Walking One Stop, an ultra-police/community collaborative, uses technology to reduce harm, catalyze reconciliation, and improve police legitimacy. Effective community engagement can support reconciliation for communities that have endured centuries of abuse and neglect.
Walking One Stop is a cohesive multi-agency partnership that began in Miami-Dade County and has shifted the paradigm on how local, state, and federal resources are delivered. Built on the empirical theory that the absence of collective efficacy is the greatest predictor of violence in neighborhoods (Sampson, Raudenbush, & Earls, 1998), Walking One Stop brings social and economic resources to the doorstep of residents who have experienced reoccurring traumatic events. Walking One Stop is data driven, using predictive policing algorithms in a non-traditional way to infuse place-based and people-focused interventions in hotspots and for “hot people” (e.g. extremely high risk individuals) respectively.
Gunshot detection is used to pinpoint where Walking One Stop is dispatched. By identifying, at the address level, where gun violence is acute, Walking One Stop is able to create a profile of those driving the violence, assess the readiness of “hot people” for change, and focus targeted interventions that get to the root of cognitive behavioral challenges. Through Walking One Stop, individuals can begin to heal after years of repeated incidents of unresolved trauma that may have begun as early as gestation.
As a problem solving strategy, Walking One Stop assesses and addresses the needs of residents. Walking One Stops begins with a short but robust briefing at the local police station that serves the targeted area. During the briefing, the station commander provides representatives from governmental and non-governmental organizations with an overview of recent violent incidents, doorhanger bags are filled with information from a myriad of service providers, and veteran “Walkers” (e.g. elected officials, criminal justice professionals, community activists, social and economic service providers, and concerned residents) enact role plays depicting interactions with residents. After the briefing, “Walkers” are escorted by marked patrol cars with blue lights beaming as a majestic caravan heads out to a neighborhood that has experienced recent or persistent incidents of gun violence. While onsite, neighborhood resource officers provide security as “Walkers” assess the needs of residents and those needs are often addressed immediately at the Walking One Stop staging area or later by the appropriate referral source. The local workforce development board routinely deploys their mobile unit to the staging area where residents receive on-the-spot assistance with employment and vocational training. An evaluation of residents who completed registration in the Employ Florida Marketplace during Walking One Stop from October 2014 – February 2017, yielded an impressive 41.8% placed in employment (CareerSource South Florida, 2017). Walking One Stop is where police and community leaders cohesively engage in a co-response to address social and economic challenges in an extraordinary display of collective efficacy.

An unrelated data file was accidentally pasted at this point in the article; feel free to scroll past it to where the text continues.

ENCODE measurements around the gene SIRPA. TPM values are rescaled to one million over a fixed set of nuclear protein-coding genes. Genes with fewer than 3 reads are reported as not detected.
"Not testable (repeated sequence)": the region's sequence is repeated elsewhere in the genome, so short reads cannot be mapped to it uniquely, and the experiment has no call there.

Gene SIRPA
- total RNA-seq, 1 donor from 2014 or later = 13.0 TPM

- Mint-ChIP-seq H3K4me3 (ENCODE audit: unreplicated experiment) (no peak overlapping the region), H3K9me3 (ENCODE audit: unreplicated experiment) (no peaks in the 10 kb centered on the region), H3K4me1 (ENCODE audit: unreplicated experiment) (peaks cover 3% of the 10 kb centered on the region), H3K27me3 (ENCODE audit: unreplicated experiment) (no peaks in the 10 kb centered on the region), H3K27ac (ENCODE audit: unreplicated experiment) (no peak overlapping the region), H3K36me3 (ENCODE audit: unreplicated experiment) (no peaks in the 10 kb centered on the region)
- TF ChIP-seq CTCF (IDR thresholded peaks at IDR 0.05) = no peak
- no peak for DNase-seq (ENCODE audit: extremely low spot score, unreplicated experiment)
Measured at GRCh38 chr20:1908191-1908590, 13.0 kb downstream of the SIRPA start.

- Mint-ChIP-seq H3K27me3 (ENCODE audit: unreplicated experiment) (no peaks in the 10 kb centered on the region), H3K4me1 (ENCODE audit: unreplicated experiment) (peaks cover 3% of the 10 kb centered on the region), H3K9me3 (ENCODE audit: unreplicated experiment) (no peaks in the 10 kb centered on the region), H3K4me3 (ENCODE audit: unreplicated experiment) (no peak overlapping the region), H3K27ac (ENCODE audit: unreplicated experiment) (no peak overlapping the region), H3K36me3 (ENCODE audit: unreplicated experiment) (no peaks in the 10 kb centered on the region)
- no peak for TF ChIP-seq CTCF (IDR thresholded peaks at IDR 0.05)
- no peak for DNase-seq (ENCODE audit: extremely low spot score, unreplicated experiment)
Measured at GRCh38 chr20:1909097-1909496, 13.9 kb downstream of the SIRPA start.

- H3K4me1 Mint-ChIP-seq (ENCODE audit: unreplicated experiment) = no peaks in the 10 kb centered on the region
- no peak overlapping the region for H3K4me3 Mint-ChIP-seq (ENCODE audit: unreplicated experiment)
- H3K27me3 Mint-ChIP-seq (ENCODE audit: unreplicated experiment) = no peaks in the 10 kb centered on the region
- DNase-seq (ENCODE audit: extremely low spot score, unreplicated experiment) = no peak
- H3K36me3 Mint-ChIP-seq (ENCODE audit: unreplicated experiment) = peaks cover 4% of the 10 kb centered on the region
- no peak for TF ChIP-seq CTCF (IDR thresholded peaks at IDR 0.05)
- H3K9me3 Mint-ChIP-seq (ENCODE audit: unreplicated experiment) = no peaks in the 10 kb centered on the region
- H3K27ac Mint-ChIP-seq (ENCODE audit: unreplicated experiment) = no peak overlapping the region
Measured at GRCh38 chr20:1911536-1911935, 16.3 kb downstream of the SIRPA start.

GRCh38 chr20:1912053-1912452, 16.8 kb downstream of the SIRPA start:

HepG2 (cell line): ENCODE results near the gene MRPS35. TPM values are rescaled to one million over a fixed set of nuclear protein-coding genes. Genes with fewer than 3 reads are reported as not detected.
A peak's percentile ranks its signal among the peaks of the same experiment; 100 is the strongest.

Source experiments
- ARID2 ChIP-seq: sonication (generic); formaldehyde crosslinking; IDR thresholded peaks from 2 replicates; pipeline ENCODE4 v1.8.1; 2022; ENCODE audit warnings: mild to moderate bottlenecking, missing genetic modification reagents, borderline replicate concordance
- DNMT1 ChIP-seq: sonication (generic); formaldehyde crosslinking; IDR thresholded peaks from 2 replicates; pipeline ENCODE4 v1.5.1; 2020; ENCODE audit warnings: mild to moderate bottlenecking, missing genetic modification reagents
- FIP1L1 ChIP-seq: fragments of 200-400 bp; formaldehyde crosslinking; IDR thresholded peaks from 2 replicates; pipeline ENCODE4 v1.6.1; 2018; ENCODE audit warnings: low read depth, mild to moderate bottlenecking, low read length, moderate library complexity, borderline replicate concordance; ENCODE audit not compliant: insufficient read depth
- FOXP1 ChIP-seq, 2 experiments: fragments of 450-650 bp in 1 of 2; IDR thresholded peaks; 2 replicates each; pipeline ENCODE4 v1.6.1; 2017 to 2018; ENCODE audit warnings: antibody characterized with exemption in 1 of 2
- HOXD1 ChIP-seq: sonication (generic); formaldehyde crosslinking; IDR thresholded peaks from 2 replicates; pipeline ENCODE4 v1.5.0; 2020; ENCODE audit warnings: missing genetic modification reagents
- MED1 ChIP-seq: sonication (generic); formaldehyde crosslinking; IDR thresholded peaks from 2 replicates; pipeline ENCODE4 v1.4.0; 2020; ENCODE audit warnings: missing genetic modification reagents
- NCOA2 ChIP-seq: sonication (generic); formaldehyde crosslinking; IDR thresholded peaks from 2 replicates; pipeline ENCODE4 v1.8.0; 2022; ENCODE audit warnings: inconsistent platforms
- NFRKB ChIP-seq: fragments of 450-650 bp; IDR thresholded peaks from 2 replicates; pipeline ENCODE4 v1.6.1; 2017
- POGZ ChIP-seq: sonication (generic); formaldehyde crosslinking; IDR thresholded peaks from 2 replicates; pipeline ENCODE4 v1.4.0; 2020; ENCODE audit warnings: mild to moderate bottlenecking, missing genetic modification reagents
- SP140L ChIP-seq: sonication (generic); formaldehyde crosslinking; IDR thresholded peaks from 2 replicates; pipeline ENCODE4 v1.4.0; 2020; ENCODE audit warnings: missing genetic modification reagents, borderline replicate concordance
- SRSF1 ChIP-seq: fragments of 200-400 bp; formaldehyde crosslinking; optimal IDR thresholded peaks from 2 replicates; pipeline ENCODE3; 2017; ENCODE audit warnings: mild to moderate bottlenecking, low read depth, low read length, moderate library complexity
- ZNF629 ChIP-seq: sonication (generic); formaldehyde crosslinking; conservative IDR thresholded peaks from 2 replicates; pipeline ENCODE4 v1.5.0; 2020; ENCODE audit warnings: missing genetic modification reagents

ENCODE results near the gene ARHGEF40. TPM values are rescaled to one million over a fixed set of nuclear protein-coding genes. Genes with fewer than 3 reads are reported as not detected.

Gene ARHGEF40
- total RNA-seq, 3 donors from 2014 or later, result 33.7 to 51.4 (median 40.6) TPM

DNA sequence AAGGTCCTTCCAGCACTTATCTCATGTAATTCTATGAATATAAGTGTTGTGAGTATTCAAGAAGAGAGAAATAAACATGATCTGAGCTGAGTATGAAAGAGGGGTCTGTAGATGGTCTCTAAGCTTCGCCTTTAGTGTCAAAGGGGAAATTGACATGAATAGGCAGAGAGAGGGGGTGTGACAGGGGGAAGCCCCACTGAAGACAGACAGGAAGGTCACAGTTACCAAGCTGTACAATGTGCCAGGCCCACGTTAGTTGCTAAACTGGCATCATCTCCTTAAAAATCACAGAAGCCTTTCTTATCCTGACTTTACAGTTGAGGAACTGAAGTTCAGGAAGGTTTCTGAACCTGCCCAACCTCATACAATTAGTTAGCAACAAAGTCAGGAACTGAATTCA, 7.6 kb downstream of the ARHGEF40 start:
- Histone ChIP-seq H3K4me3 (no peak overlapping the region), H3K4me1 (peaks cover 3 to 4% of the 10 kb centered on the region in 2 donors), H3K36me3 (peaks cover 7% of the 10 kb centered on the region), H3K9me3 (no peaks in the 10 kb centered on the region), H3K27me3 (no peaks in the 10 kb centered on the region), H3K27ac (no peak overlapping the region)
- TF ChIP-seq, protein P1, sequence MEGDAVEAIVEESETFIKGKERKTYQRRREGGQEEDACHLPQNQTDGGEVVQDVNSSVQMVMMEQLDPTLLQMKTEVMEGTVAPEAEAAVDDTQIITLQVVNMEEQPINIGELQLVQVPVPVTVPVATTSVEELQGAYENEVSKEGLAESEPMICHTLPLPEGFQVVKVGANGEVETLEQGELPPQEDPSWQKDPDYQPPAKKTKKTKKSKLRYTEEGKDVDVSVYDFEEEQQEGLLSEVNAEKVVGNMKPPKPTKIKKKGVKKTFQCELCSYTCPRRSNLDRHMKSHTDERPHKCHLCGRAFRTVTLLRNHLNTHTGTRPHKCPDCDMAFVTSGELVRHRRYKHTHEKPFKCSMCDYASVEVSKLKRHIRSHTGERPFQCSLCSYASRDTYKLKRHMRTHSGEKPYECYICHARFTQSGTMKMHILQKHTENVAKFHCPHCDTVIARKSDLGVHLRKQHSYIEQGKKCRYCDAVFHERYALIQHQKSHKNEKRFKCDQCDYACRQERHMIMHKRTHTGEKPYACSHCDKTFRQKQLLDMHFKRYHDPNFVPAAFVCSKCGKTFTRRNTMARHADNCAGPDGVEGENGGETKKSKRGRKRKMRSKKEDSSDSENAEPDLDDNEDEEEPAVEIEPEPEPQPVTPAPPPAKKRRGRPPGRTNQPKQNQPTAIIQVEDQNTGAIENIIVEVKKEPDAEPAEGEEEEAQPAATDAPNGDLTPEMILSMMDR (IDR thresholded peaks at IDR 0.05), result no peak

Walking One Stop is also used, on an ad-hoc basis, to solicit feedback from community residents and program partners, after critical incidents, before policy revisions, or before technology deployment. During an August 4, 2021 interview with Rick Beasley, Chairman of the Greater Miami Chamber of Commerce, he provided enlightening feedback on how gunshot detection data can be used as a tool to assist in identifying extremely high risk individuals who are hard to place in employment for the purposes of designing and implementing vocational training programs that assists employers who are struggling to find employees; thus, enhancing public safety while developing talent for employers. An added incentive for employers is that by hiring these individuals they may qualify for the Federal Work Opportunity Tax Credit. Walking One Stop uses feedback to expand its benefit to employers and those desiring a successful transition from violent crime to a productive, crime-free life.